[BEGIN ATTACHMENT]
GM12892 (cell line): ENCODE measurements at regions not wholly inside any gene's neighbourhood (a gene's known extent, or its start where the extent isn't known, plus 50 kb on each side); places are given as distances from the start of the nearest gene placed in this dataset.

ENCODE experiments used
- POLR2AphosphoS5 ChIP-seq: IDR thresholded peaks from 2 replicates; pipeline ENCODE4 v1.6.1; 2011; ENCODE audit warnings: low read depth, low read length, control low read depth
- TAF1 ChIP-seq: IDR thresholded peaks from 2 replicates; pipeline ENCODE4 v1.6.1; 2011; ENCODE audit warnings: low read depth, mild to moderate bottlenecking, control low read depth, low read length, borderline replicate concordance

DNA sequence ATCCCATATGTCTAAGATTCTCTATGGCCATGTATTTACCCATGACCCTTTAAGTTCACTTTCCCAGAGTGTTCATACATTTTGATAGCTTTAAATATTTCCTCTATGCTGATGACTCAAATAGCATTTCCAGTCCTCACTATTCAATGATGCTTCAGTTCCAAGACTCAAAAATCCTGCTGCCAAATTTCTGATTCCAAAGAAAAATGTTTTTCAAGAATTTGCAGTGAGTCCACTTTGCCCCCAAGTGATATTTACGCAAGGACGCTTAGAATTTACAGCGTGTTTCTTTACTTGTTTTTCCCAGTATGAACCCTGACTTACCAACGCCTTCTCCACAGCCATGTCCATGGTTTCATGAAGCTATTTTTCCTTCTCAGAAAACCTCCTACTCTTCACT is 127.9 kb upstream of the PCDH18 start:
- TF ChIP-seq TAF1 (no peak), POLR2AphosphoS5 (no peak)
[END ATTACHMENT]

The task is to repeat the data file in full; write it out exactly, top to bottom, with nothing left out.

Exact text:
GM12892 (cell line): ENCODE measurements at regions not wholly inside any gene's neighbourhood (a gene's known extent, or its start where the extent isn't known, plus 50 kb on each side); places are given as distances from the start of the nearest gene placed in this dataset.

ENCODE experiments used
- POLR2AphosphoS5 ChIP-seq: IDR thresholded peaks from 2 replicates; pipeline ENCODE4 v1.6.1; 2011; ENCODE audit warnings: low read depth, low read length, control low read depth
- TAF1 ChIP-seq: IDR thresholded peaks from 2 replicates; pipeline ENCODE4 v1.6.1; 2011; ENCODE audit warnings: low read depth, mild to moderate bottlenecking, control low read depth, low read length, borderline replicate concordance

DNA sequence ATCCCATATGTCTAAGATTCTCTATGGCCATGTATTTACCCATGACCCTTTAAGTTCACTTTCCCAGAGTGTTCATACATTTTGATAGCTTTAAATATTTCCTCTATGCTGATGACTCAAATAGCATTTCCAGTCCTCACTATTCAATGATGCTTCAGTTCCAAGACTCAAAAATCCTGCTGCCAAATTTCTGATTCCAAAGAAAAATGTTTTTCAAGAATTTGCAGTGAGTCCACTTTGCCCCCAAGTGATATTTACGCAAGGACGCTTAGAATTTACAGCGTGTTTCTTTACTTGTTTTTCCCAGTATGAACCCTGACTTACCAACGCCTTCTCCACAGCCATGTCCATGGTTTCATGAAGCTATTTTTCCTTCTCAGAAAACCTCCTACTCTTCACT is 127.9 kb upstream of the PCDH18 start:
- TF ChIP-seq TAF1 (no peak), POLR2AphosphoS5 (no peak)